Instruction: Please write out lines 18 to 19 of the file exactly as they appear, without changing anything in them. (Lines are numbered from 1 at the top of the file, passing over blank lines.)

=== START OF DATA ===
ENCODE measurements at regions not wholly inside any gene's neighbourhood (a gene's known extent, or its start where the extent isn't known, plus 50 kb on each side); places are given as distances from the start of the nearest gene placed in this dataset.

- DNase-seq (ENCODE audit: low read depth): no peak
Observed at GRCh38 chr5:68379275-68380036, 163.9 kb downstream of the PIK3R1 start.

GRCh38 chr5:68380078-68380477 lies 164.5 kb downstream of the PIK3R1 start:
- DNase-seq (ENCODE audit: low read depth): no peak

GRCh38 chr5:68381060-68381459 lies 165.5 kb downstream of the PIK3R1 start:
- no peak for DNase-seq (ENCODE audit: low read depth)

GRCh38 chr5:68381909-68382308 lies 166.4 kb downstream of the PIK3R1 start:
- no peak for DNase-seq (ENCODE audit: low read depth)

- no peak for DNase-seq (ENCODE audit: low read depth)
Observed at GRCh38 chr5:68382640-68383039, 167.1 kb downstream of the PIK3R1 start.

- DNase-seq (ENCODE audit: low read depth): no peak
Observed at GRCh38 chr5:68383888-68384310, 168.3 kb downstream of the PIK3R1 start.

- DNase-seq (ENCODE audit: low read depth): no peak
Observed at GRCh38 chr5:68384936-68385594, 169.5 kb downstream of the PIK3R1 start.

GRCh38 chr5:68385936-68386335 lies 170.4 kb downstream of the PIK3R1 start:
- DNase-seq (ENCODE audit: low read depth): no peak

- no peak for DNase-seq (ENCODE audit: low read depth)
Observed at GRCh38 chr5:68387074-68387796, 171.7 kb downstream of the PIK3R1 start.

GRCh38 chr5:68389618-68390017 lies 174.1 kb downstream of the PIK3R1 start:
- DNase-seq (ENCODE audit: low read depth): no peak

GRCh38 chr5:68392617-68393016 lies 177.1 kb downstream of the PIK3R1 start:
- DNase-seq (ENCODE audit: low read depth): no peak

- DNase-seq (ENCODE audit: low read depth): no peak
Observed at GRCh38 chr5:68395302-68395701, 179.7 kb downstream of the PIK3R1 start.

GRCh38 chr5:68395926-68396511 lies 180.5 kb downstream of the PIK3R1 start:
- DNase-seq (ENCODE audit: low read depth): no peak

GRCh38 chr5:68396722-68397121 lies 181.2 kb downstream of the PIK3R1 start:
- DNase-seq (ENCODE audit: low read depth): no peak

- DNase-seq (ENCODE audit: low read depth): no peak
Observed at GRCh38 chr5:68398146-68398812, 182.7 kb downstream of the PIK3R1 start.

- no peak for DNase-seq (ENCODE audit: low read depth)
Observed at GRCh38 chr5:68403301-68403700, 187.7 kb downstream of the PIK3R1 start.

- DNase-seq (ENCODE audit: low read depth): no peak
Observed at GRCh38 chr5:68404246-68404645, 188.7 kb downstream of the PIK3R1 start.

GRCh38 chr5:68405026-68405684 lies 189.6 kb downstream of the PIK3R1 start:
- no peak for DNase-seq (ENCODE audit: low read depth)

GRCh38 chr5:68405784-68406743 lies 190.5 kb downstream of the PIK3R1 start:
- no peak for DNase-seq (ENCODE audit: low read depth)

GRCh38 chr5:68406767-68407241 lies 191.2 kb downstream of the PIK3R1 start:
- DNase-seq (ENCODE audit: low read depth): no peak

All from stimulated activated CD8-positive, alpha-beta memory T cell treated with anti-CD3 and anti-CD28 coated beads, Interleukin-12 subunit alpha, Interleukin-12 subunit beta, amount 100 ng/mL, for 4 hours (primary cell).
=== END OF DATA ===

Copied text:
- no peak for DNase-seq (ENCODE audit: low read depth)
Observed at GRCh38 chr5:68387074-68387796, 171.7 kb downstream of the PIK3R1 start.